The Limited Times

Now you can see non-English news...

Activision Blizzard: More than 1,300 employees call for Bobby Kotick to resign

2021-11-19T11:11:48.280Z

After revelations about the company boss, the situation at Activision Blizzard is coming to a head. Numerous employees are demanding a change at the top of the game company. Microsoft and Sony are also putting pressure on them.



Enlarge image

Company boss Bobby Kotick: More than a thousand employees are demanding his resignation

Photo: DREW ANGERER / AFP

Around 1,330 Activision Blizzard employees are publicly calling on their boss to resign.

"We, the undersigned, no longer have confidence in the leadership of Bobby Kotick as CEO," it says in an online petition, each of which was signed together with the name and position.

The information about Kotick's behavior that came to light is contrary to the culture and integrity that is required of management, according to the employees.

"We are calling for Bobby Kotick to step down as CEO of Activision Blizzard and for shareholders to elect the new CEO without the involvement of Bobby, who we know has a significant share of the voting rights."

Activision Blizzard has a total of around 10,000 employees, so more than ten percent of employees have already signed up.

Further signatures could follow on Friday and over the weekend.

At the top for many years

Bobby Kotick has been managing Activision Blizzard, one of the most important game companies in the world, since 2008. Before that, he had been head of the predecessor company Activision since 1991. With an annual salary of at times $ 154 million, the 58-year-old was one of America's top-earning CEOs until he recently voluntarily and symbolically reduced his pay to $ 62,500.

Earlier this week, Kotick came under pressure from research by the Wall Street Journal, details can be found here.

An article in the US newspaper outlined, using specific examples, that Kotick was apparently better aware of the dark side of some parts of his company than he disclosed to the outside and inside, for example to the board of directors.

Among other things, it was about Kotick's handling of rape and harassment allegations against individual, sometimes high-ranking employees.

In a statement, Kotick himself spoke of an "article that paints an inaccurate and misleading picture of our company, of me personally and of my leadership."

He did not go into details of the reporting.

The company behind "World of Warcraft" and "Call of Duty"

Activision Blizzard, which has sales in the billions, includes various, quite independently operating game studios that work on popular titles and series such as "World of Warcraft", "Call of Duty", "Diablo" and "Candy Crush".

In July, the California Occupational Safety and Health Agency filed a lawsuit against the company.

The culture within the company is a "breeding ground for harassment and discrimination against women," it said in the complaint.

According to the Wall Street Journal, Activision Blizzard has received more than 500 reports from current and former employees since July that revolve around problems such as harassment, sexual assault, bullying and unequal pay.

The revelations in the Wall Street Journal about Kotick on Tuesday prompted around 150 employees to spontaneously initiate a so-called walkout.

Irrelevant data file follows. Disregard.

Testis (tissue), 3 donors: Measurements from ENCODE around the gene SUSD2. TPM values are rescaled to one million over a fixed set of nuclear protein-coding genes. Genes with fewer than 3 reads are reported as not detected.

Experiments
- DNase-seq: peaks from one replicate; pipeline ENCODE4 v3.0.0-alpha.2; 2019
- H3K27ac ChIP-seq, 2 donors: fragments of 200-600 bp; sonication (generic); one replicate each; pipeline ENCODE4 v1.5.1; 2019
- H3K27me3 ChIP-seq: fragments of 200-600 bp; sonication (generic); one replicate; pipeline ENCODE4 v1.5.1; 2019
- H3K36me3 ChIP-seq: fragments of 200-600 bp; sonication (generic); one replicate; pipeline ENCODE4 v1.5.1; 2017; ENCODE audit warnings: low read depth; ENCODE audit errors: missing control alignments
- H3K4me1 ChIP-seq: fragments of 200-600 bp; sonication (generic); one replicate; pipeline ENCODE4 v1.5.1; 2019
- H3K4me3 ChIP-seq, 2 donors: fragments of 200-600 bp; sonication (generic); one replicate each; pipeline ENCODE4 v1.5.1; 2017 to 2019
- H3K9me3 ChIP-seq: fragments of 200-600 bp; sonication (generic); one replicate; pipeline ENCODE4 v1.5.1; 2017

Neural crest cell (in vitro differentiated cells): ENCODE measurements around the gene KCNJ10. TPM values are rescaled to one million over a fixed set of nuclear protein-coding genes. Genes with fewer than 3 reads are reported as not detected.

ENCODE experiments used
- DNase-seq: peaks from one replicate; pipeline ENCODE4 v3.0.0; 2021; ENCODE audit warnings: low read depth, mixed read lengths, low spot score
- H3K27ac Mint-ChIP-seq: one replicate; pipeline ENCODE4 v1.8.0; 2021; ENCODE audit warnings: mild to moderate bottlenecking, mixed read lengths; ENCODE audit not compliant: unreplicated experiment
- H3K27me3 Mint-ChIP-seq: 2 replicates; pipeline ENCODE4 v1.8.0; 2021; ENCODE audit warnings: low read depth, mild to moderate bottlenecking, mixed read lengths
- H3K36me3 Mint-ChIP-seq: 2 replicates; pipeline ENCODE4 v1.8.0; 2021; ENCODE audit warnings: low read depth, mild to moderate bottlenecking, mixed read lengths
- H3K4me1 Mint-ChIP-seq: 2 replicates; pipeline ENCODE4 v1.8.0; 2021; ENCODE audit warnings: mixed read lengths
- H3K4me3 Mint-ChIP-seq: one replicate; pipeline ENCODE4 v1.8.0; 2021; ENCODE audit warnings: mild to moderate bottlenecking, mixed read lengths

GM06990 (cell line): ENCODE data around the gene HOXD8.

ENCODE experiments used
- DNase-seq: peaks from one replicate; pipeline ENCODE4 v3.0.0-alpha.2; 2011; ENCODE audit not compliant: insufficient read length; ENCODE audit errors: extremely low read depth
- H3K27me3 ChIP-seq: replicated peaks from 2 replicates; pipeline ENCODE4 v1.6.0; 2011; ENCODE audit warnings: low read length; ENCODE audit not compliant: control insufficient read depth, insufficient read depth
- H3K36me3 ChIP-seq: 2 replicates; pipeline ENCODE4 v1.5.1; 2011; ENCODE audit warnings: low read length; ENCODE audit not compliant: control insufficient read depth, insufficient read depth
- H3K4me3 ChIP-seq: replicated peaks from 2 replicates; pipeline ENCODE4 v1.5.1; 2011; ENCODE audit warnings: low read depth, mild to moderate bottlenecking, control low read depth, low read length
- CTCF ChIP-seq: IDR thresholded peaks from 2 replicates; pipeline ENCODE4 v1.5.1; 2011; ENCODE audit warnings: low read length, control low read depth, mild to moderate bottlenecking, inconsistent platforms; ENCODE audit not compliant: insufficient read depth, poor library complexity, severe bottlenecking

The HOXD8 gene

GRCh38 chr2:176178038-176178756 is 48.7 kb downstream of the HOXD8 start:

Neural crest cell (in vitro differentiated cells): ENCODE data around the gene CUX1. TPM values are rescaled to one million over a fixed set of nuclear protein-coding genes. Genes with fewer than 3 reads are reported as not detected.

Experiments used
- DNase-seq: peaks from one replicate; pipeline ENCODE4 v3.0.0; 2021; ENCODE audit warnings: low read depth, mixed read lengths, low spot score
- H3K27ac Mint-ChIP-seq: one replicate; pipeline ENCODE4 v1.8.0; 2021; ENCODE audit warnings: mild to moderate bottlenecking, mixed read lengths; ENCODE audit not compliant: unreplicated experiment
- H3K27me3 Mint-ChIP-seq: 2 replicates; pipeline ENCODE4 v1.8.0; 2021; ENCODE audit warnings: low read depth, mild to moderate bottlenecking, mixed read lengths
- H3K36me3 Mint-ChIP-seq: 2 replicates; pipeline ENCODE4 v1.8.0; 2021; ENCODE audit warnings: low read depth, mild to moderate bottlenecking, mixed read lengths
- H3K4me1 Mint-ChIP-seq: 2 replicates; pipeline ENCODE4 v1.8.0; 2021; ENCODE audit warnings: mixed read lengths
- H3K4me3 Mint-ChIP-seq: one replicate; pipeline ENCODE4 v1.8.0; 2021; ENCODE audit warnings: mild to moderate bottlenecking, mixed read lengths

At that protest at the company headquarters, they demanded Kotick's resignation.

Sony and Microsoft respond

The pressure that is now on the CEO is not only caused by employee actions.

Microsoft and Sony, who as operators of online stores for the Xbox and Playstation consoles are among Activision Blizzard's most important business partners, also seem to have alarmed the Wall Street Journal report.

"Bloomberg" reports that Microsoft Xbox boss Phil Spencer told his employees that he was "upset and deeply concerned about the terrible events and actions" at Activision Blizzard. "This kind of behavior has no place in our industry," Spencer reportedly wrote. You will now "evaluate all aspects of our relationship with Activision Blizzard and make proactive adjustments as a result." When asked, a Microsoft spokesman for "The Verge" confirmed that "Bloomberg" had correctly reproduced Spencer's statements.

"Bloomberg" reports to Sony that, according to an internal email after the Wall Street Journal article was published, Playstation boss Jim Ryan contacted Activision Blizzard "to express our deep concern and to ask how they responded to the in want to respond to allegations made to the article «.

Ryan doesn't think "that their explanations adequately reflect the situation."

Kotick has the board on his side

It is remarkable that Microsoft and Sony are so distancing themselves from one of their partners.

"The heads of PlayStation and Xbox have publicly condemned Activision," is how "Bloomberg" journalist Mark Milian sums up the explosiveness of the reaction of the two companies.

"It's like making an app and the CEOs of Apple and Google both saying, 'We're deeply concerned about the person who's making this app." "

A spokesman for Activision Blizzard said on Thursday that they respect “all feedback from our valued partners” and are committed to “making our culture and our workplace safe, diverse and inclusive”.

The company's board of directors officially backed Bobby Kotick on Tuesday.

One was "still convinced" that Kotick had dealt with the problems brought to his attention in the workplace in an appropriate manner, it said in a statement by the Board of Directors.

You continue to have confidence in your leadership.

Source: spiegel

All tech articles on 2021-11-19

You may like

Trends 24h

Tech/Game 2022-01-10T16:03:18.691Z

Latest

© Communities 2019 - Privacy